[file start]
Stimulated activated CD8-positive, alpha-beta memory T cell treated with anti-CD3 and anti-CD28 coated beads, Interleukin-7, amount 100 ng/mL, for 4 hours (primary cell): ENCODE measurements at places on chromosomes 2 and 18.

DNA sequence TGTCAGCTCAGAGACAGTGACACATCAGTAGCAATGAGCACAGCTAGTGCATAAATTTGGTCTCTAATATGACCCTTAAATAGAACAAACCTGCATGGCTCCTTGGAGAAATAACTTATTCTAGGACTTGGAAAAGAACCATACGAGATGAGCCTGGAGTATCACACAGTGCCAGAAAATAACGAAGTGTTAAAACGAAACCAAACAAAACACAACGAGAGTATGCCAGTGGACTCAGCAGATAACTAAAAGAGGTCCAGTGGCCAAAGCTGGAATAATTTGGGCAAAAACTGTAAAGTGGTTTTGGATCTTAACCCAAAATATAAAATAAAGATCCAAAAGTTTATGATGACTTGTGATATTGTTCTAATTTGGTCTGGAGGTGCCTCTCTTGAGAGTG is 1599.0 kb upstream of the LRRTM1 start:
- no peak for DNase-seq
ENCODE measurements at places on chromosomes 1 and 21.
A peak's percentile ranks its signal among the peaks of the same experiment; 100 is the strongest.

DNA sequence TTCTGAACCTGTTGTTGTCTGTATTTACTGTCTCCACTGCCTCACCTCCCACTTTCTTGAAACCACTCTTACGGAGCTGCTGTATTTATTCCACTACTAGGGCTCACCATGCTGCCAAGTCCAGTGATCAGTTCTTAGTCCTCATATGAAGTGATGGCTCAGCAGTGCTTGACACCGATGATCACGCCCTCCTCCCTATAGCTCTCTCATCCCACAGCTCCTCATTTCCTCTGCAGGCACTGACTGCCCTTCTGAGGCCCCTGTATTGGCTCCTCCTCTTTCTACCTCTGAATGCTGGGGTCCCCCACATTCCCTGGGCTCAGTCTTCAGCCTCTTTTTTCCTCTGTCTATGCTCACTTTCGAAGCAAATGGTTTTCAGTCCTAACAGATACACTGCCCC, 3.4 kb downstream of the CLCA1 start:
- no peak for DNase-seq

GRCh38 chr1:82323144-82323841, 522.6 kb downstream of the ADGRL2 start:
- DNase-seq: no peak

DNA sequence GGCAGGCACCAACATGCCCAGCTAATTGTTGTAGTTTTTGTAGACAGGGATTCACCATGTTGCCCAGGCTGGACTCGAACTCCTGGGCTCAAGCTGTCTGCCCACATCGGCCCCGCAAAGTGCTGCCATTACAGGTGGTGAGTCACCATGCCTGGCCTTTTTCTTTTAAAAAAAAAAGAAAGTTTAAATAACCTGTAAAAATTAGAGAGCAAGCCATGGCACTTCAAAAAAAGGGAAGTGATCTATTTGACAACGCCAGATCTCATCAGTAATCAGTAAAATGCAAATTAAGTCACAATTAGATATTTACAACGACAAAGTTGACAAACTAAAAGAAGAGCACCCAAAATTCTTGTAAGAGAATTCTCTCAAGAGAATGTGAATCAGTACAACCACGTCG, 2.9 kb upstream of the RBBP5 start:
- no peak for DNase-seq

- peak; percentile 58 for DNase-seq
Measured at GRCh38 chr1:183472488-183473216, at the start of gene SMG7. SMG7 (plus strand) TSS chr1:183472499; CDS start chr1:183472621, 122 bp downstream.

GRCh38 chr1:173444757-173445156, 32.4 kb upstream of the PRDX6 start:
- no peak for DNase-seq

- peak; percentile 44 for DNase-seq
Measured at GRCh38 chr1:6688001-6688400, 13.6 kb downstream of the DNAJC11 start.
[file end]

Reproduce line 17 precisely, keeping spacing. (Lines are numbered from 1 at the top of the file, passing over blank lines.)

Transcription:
Measured at GRCh38 chr1:6688001-6688400, 13.6 kb downstream of the DNAJC11 start.